The Geenee team announced the shuttering of their network this month:
It is with deep disappointment that I announce that we will be closing the Geenee home exchange business. Due to the unprecedented pressures from COVID-19, we are unable to continue to offer our services. We would like to thank all members for their support over the last number of years. If you need to contact us, you will be able to email us on firstname.lastname@example.org for a short while. We wish you all the best for your future travel adventures.
Geenee was one of those home swap networks I couldn’t figure out. Founded in 2006, Geenee appeared to be quite big. They claimed 17,800 listings! But as a free network, a lot of those listings were inactive. I tried to work out how many listings were active but, as you can read in my review of the network, the Geenee team couldn’t offer much insight. In reality, I think they didn’t know. This was a husband and wife team project, and it certainly wasn’t earning them any money.
Free networks are a great way to recruit new members. And some people argue that home exchange should be free because that’s the home exchange ethos. But there are some problems with that idea. First, free networks need to proactively remove, hide, or cancel accounts of inactive members. This is easy enough when people pay an annual fee, but requires much more work without a fee. And where will that work come from? How will the folks doing all set up, maintenance, and improvements on a free network will finance their work? Even if the labor is all volunteer there are expenses like paying for web hosting.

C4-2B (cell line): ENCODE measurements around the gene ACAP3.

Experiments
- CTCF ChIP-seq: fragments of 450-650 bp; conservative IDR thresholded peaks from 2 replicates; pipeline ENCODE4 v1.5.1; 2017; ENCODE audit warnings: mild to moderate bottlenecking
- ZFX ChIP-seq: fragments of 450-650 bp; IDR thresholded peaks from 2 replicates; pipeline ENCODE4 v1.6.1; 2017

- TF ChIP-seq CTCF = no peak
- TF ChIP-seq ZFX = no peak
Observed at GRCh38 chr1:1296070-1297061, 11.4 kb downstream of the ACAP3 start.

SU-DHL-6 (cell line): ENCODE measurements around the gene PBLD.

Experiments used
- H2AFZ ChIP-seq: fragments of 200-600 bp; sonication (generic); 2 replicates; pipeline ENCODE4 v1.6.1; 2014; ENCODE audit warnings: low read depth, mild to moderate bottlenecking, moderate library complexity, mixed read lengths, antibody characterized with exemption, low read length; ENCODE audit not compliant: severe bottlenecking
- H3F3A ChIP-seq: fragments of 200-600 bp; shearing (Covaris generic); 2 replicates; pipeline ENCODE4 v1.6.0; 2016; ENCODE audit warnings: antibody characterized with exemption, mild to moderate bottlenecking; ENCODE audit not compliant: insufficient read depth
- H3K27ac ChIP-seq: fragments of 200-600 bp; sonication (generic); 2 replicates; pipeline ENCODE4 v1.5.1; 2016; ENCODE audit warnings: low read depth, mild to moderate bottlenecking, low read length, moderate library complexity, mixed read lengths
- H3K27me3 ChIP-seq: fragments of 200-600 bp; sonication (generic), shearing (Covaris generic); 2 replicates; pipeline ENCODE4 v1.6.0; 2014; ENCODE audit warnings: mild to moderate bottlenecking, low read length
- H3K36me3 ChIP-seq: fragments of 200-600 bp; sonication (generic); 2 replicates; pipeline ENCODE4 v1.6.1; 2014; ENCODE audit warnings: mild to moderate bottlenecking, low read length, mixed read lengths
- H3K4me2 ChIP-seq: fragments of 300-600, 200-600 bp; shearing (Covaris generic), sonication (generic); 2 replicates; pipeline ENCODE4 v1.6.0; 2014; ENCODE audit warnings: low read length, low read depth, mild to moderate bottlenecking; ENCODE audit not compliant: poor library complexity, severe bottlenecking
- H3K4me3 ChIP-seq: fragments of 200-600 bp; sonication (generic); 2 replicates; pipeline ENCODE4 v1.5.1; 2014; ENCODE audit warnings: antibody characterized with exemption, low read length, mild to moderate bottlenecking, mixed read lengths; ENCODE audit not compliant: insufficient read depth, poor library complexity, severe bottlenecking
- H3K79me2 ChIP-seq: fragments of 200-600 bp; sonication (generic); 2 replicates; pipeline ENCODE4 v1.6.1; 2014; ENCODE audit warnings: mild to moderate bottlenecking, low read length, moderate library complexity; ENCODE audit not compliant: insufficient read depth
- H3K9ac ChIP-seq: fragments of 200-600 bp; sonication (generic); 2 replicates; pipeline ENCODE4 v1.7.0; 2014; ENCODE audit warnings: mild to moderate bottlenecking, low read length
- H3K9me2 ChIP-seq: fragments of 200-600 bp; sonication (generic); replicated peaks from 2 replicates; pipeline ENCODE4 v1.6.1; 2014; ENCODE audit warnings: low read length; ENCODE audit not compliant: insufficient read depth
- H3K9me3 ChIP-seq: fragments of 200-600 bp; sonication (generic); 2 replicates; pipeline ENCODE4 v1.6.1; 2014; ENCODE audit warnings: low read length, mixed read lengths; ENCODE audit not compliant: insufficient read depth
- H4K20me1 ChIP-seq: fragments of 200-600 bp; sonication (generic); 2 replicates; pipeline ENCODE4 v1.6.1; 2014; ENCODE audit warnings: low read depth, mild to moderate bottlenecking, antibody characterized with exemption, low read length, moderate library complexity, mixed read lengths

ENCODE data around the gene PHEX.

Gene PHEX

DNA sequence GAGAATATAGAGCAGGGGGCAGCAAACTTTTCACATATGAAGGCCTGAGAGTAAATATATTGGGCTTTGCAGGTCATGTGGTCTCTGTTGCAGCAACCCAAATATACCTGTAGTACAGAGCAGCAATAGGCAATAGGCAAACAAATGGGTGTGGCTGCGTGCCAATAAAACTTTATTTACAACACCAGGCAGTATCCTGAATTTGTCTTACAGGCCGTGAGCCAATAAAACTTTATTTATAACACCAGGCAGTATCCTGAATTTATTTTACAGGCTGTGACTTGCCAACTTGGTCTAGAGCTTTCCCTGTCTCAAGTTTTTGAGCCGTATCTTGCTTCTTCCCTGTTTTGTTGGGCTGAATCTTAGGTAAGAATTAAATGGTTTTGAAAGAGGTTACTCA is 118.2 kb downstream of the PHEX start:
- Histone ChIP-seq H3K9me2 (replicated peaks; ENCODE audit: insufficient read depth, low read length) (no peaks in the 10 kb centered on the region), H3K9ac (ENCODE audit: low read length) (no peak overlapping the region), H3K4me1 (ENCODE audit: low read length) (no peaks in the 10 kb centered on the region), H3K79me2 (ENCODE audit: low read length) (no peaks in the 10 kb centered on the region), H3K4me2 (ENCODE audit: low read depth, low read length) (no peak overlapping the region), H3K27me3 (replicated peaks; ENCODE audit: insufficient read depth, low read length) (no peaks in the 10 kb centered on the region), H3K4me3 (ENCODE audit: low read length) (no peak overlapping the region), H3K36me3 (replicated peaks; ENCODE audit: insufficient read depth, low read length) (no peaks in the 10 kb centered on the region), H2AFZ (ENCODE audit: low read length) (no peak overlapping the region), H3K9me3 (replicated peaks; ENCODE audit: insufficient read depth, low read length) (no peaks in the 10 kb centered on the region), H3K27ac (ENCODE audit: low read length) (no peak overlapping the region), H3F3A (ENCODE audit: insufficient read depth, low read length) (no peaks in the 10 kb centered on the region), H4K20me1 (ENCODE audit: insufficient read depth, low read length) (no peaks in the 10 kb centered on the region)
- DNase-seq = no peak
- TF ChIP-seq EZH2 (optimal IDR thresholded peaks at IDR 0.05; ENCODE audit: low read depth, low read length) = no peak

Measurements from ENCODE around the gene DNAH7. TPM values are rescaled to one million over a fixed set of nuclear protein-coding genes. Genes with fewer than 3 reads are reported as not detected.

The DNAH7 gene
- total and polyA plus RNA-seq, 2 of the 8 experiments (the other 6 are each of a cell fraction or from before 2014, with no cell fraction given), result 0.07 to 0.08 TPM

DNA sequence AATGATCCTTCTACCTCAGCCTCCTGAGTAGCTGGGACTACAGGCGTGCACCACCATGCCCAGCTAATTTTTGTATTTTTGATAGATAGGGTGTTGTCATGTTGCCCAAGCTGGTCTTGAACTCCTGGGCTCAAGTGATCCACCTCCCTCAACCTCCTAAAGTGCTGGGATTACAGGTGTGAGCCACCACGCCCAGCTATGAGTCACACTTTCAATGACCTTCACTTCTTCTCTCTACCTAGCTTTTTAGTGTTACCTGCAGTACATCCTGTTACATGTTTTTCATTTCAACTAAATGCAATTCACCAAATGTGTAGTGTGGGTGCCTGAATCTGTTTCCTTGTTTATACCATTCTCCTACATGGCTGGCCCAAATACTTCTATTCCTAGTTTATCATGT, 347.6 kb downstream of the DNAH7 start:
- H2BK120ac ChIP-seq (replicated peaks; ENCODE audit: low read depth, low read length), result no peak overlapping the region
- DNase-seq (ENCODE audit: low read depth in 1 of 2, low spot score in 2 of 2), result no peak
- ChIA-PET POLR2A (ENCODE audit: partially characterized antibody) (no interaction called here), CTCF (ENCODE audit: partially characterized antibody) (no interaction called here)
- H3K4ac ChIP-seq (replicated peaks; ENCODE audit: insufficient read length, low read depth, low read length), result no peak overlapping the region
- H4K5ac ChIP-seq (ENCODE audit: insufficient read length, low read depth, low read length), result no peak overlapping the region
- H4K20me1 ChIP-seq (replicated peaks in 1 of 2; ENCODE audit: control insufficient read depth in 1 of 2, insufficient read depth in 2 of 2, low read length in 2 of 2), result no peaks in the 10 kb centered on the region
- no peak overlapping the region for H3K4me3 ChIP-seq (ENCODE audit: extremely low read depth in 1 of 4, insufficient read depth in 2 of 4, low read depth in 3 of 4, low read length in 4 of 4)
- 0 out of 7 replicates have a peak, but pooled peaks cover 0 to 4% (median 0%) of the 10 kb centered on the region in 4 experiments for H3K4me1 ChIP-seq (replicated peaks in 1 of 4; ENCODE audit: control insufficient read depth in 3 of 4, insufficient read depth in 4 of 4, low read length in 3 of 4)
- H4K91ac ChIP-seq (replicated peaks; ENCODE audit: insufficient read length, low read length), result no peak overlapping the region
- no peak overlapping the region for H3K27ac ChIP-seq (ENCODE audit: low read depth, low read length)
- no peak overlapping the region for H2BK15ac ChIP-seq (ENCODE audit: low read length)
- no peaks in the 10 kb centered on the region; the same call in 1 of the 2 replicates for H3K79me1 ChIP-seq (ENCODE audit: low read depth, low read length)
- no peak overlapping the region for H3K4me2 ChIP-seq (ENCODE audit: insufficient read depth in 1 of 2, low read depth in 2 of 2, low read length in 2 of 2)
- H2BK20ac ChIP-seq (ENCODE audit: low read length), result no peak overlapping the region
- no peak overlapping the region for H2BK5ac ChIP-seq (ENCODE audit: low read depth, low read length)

I’m just speculating, but I think Geenee suffered from the lack of a fee. I suspect the project was sidelined by people needing to focus on earning a living. And so the network’s membership just kept shrinking. Not much incentive to continue once the pandemic hit and those who remained were forced to stop traveling.
If you’re looking for a home swap network to join, check out my spreadsheet comparing all the networks.